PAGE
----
In an interview with AS Berman for his behind-the-scenes book, The Gilmore Girls Companion, Edward Herrmann shared his thoughts on the show, his character, and these lengthy scripts. Herrmann said what made the show’s dialogue so difficult was not just the amount of dialogue, but how precise it had to be without leaving room for error or even ad libbing. “Amy insisted on crossing the ts and dotting the i, often to good effect but sometimes to not so good effect, it got you focused. It really got you focused and not sloppy, which was good.” He added, “It was tough because the scripts were so long … So yeah, there was a lot of fast talking, even for old pros like Kelly [Bishop] and myself, it was hard.”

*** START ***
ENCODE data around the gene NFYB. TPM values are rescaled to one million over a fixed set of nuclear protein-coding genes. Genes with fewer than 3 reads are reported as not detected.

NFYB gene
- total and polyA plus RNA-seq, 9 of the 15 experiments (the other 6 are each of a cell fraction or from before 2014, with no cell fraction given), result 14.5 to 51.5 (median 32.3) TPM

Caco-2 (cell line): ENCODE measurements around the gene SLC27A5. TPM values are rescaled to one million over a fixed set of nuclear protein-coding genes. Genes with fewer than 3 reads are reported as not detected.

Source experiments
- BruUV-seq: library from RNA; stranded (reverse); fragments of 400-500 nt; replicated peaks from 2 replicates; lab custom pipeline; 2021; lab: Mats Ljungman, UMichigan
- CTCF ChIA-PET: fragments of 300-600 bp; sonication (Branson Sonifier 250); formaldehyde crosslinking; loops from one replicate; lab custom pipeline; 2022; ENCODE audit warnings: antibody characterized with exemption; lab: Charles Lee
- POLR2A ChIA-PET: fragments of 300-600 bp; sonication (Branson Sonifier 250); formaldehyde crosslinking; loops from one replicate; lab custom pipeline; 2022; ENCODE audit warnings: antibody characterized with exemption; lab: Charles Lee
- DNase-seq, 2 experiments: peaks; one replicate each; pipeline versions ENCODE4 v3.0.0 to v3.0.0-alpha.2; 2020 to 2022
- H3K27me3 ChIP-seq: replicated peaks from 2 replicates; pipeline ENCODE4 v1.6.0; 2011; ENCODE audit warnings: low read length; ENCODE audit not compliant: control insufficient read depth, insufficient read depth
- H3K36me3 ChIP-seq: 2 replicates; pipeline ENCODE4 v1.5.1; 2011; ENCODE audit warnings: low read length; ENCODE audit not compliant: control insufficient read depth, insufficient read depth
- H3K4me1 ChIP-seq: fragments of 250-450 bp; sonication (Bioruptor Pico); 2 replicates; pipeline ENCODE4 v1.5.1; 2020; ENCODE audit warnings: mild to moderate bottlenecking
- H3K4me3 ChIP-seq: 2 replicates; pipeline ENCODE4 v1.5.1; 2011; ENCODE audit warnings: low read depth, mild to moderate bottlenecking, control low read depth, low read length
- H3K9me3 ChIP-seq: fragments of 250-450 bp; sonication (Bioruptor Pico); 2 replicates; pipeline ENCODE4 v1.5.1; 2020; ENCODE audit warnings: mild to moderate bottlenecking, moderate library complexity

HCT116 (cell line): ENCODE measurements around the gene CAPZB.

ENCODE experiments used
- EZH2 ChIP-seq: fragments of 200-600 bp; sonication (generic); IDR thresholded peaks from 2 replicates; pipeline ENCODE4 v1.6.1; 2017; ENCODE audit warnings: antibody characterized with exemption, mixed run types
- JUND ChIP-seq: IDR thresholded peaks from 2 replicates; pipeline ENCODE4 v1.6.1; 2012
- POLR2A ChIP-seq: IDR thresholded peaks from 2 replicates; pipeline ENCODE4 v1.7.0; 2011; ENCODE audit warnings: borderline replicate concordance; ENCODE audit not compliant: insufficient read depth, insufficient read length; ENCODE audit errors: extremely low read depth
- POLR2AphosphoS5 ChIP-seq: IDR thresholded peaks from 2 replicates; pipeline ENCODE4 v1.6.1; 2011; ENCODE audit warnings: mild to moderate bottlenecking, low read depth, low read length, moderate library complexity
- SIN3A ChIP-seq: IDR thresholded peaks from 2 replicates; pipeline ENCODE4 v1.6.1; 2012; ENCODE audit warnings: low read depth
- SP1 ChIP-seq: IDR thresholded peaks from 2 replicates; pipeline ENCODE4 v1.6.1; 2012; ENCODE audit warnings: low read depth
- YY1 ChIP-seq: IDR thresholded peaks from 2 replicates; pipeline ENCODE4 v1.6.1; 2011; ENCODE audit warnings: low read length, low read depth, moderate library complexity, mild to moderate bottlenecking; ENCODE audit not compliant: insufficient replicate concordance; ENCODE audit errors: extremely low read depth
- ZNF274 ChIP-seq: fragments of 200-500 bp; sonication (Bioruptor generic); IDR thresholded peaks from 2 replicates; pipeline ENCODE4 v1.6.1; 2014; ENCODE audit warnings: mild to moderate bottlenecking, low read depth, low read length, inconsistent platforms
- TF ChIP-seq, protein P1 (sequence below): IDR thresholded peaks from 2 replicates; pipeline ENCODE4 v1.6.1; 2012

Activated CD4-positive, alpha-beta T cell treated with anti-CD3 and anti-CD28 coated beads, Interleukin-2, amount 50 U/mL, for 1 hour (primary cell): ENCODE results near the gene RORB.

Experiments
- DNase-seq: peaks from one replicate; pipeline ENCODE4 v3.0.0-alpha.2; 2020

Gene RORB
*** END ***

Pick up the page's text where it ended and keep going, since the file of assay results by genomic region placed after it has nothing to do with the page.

Looking back, however, Herrmann understood why Sherman-Palladino’s screenplays required such focus and specificity. “The lack of flexibility at that level was hard to take at times, but I can understand it with hindsight. When you have a project like this where you have control, you want TOTAL control. Because there are so many people who want to take it away from you,” he said.
Sadly, Herrmann passed away in 2014 and the Netflix revival Gilmore Girls: A Year in the Life went on without him. The fiction mirrored reality in this case, as Richard Gilmore was also written as deceased in the reboot.